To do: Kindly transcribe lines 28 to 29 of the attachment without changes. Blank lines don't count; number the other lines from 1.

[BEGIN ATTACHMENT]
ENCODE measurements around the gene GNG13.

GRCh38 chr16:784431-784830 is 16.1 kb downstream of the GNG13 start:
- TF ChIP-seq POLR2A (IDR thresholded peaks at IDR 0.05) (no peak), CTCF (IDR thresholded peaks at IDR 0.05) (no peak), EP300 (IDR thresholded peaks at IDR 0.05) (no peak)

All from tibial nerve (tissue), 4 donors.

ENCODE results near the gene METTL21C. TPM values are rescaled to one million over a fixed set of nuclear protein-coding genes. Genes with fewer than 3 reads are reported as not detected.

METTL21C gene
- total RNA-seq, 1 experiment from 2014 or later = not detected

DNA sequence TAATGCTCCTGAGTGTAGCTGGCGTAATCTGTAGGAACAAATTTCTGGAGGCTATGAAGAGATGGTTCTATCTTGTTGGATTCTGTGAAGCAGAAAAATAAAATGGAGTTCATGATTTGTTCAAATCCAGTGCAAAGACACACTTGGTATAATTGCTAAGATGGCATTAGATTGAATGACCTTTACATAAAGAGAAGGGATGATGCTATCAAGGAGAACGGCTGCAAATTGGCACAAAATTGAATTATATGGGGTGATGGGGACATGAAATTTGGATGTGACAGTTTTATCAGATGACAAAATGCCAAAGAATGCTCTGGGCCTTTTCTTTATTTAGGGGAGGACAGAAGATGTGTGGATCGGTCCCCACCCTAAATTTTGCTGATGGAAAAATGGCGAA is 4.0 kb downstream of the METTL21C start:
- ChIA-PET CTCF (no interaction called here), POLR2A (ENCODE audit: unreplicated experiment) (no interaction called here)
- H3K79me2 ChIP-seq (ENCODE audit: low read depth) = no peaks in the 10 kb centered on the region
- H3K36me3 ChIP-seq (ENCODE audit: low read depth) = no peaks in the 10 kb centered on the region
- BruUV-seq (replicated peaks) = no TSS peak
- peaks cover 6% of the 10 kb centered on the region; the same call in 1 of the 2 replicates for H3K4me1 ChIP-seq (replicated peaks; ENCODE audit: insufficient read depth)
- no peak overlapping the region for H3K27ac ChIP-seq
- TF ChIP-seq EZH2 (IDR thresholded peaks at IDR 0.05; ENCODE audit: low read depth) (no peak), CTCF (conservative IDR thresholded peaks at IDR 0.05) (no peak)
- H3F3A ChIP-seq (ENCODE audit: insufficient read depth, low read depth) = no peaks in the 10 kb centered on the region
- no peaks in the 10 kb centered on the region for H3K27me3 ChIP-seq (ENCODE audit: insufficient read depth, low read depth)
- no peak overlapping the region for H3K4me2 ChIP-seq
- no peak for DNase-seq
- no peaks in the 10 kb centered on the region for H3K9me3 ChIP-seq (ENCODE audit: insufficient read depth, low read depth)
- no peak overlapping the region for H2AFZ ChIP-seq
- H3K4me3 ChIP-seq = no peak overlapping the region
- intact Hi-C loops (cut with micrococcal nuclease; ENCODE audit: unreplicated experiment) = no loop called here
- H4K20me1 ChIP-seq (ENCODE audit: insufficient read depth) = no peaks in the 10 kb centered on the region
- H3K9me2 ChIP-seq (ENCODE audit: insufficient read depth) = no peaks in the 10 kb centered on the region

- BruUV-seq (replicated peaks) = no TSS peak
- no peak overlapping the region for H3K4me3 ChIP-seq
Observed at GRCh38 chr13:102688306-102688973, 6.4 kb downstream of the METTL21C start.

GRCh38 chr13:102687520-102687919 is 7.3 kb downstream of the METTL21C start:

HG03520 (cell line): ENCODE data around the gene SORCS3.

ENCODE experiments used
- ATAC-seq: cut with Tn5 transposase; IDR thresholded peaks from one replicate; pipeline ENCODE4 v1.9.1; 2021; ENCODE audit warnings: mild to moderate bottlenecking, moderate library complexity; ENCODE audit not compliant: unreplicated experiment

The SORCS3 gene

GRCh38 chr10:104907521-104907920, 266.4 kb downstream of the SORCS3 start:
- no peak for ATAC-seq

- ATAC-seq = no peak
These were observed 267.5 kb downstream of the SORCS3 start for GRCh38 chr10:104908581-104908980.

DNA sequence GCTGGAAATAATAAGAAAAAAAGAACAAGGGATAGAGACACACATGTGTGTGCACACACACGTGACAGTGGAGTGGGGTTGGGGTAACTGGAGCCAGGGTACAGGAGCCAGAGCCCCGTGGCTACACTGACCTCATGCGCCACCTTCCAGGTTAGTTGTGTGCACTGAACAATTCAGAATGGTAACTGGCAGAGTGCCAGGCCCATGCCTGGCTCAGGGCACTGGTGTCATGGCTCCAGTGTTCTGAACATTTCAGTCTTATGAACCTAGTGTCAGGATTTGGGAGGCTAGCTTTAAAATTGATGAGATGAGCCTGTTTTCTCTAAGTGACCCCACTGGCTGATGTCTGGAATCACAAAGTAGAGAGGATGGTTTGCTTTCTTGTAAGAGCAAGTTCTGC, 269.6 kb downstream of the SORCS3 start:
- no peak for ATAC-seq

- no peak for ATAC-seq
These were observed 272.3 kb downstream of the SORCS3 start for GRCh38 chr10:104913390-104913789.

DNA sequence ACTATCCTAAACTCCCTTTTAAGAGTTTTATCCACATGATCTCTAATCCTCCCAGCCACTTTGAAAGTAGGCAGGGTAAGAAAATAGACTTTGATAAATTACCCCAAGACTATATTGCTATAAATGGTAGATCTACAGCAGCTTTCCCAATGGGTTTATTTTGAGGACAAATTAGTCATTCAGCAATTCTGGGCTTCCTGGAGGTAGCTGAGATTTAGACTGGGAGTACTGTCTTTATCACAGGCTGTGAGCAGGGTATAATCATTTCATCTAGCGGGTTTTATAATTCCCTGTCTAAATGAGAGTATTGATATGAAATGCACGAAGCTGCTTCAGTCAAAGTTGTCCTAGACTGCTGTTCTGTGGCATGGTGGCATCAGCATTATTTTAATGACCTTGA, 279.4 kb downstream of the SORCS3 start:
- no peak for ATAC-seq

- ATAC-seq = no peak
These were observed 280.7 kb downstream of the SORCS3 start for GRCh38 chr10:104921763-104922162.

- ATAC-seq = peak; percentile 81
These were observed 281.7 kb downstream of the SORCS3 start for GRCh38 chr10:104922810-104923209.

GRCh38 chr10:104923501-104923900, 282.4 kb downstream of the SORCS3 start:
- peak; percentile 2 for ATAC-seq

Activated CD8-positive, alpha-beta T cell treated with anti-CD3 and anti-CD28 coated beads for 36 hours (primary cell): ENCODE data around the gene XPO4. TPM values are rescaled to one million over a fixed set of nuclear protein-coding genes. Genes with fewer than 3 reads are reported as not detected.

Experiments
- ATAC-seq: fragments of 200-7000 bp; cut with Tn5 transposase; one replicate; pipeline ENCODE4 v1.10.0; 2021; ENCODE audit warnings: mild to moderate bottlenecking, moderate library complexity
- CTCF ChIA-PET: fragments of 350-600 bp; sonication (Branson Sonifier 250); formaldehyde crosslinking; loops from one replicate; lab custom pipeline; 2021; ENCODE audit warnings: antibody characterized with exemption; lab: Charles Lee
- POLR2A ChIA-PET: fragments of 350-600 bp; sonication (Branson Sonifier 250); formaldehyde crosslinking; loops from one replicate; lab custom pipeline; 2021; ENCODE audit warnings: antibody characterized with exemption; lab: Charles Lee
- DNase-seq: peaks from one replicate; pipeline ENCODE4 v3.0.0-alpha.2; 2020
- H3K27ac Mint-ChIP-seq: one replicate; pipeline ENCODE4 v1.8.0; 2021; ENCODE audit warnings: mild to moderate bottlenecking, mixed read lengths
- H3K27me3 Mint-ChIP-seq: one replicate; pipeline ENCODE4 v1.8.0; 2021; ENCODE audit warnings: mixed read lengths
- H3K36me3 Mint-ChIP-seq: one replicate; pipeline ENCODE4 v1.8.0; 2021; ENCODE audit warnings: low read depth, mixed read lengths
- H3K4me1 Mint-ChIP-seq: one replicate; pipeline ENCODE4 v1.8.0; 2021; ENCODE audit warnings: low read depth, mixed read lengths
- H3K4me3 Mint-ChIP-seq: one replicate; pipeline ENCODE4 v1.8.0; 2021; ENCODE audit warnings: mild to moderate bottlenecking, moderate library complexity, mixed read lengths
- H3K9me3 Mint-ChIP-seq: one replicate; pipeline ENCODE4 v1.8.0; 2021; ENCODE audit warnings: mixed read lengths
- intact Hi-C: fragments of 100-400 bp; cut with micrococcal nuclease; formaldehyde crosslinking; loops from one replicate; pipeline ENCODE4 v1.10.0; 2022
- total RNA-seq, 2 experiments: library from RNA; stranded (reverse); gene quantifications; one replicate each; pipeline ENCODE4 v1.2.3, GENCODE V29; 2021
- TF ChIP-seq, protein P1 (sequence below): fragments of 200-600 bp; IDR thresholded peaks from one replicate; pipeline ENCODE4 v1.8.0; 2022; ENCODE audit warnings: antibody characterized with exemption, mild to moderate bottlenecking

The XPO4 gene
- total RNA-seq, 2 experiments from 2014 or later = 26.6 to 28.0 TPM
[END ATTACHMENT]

Observed at GRCh38 chr13:102688306-102688973, 6.4 kb downstream of the METTL21C start.

GRCh38 chr13:102687520-102687919 is 7.3 kb downstream of the METTL21C start: